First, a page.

Makin' the bagels
By Laura Collins
Published in News on September 21, 2009 1:46 PM
Davy Estrada, left, helps News-Argus reporter Laura Collins scoop hot bagels from boiling water early Tuesday morning at Five Star Restaurant and Caterers on North Berkeley Boulevard.
EDITOR'S NOTE: This is the third installment of a new series by News-Argus reporter Laura Collins. She will be spending time doing various jobs around the community.
The Company: Five Star Restaurant and Caterers
The Job: Bagel maker and counter helper.
The Location: Goldsboro.
It's possible I no longer have fingerprints.
Working at Five Star Restaurant and Caterers making fresh, piping hot bagels pretty much seared those right off.
The day began around 5 a.m. with baker Davy Estrada showing me the ins and outs of making New York-style bagels from scratch. It sounded simple enough: Drop the dough in boiling water, remove it from the water, rinse with a hose, add seasonings and pop in the oven.
Out of the entire process, it was the hose that gave me the most trouble. It is deceptively hard to control, and I accidentally sprayed Estrada in the face. Twice.
"I already took a shower today, Laura, you can stop doing that," he said.
After dropping several bagels, it's likely I lost the restaurant more money than I brought in.
"You're better than horrible," Estrada said. Not quite the accolades I was expecting, but I'll take what I can get.
Owner Steven Gambella arrived shortly after the baking began and works at a break-neck pace getting ready for the day. The fast-talking Brooklyn-native still finds time to throw in a couple zingers, especially when I ask if I can keep the tips I earn.
"I'll give you a tip," he said, shaking his fist at me. I'm guessing that means no.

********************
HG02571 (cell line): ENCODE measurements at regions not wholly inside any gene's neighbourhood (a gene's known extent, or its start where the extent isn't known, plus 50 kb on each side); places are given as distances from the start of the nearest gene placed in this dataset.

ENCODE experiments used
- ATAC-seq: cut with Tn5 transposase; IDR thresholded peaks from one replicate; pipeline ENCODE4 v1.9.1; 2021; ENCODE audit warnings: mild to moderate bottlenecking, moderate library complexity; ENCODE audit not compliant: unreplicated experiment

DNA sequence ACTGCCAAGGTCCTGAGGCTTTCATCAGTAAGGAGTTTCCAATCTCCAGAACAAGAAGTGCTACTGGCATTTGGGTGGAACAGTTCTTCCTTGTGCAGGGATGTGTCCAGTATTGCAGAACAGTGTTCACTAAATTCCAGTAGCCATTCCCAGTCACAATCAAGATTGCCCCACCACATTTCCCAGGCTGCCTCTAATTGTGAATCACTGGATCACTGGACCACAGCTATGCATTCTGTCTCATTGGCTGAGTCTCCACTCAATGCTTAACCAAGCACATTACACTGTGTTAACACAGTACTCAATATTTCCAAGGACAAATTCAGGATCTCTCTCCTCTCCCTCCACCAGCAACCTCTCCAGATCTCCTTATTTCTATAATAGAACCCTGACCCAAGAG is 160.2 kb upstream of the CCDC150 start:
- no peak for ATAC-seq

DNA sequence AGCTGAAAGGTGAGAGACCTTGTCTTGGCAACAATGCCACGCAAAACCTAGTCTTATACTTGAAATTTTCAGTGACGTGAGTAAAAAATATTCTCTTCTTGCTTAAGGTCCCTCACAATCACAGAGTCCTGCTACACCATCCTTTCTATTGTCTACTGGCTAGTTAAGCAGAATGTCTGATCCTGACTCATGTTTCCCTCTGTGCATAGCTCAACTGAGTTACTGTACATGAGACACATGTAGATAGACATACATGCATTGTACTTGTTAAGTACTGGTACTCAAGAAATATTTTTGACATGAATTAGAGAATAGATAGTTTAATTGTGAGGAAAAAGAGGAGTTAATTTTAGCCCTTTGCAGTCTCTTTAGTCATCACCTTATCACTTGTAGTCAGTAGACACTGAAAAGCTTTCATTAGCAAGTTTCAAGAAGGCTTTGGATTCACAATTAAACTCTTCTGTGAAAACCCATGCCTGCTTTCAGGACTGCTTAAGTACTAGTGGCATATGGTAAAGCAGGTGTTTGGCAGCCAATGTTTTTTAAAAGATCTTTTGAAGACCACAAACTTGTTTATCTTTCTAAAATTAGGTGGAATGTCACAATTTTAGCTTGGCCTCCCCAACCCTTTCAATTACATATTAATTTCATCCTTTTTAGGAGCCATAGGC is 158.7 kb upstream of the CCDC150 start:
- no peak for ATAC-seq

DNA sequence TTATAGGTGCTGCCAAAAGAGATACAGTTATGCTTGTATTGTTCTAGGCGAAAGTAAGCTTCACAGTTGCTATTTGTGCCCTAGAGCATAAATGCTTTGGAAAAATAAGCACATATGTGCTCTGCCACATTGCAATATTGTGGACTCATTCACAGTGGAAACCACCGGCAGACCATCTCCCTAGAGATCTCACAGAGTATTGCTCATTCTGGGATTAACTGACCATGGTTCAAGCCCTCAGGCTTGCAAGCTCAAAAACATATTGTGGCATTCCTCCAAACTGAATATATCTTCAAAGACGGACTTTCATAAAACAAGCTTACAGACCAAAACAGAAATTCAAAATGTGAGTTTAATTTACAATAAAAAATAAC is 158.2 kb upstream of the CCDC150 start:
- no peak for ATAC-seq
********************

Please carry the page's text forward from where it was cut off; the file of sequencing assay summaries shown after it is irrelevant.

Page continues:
Although they open at 6:30 a.m., the calls start coming in shortly after six for one of their many breakfast sandwich combinations and assorted bagels and cream cheese. On this day, in addition to having a completely useless extra person working (me), the credit card machine is broken and the cheese guy shows up late, all of which adds to the stress I'm feeling.
As customers start coming in, I move to man the cash register. Early on I accidentally enter an order twice. Since I haven't learned how to void an order, I just hope no one notices. I was not so lucky.
"Why's this bagel sandwich still sitting here?" Gambella asks about an hour later. No comment from me.
He checks the computer to see who entered the order.
"Why did you enter this order twice," he asked.
"It was an accident. Don't worry, I'll eat it if you want me to," I offer.
"You keep messing up and you're gonna get fat."
This is exactly the kind of humor that keeps people coming back to Five Star. They come in for bagels, deli sandwiches and pizza, but stay for the show. The interaction between Gambella and Estrada is hilarious, acting like brothers who have overstayed each other's welcome by about five minutes.
Walking into Five Star feels like going back to your favorite uncle's house. They're excited to see you but they don't miss an opportunity to give you a hard time. Gambella knows most people who come in by name, and if he doesn't, he soon will. Many customers spend time chatting with Gambella about sports, politics or current events.
"It's a hometown atmosphere and that's very important. Whether they have uniforms on or not, we know their names," Gambella said. "A lot of people in this town are military, away from home. We want them to have the feeling they're back in their neighborhood deli."
There is little down time for Estrada and Gambella between the breakfast rush and the afternoon crowd, especially since the restaurant caters lunch for children at Summit Christian Academy and Wayne Child Development Center every day. The restaurant has a full catering menu that extends well beyond bagels, cold cuts and pizza.
Five Star, 212 N. Berkeley Blvd., is open Monday through Friday 6:30 a.m. to 3 p.m. and Saturdays 7:30 a.m. to 3 p.m.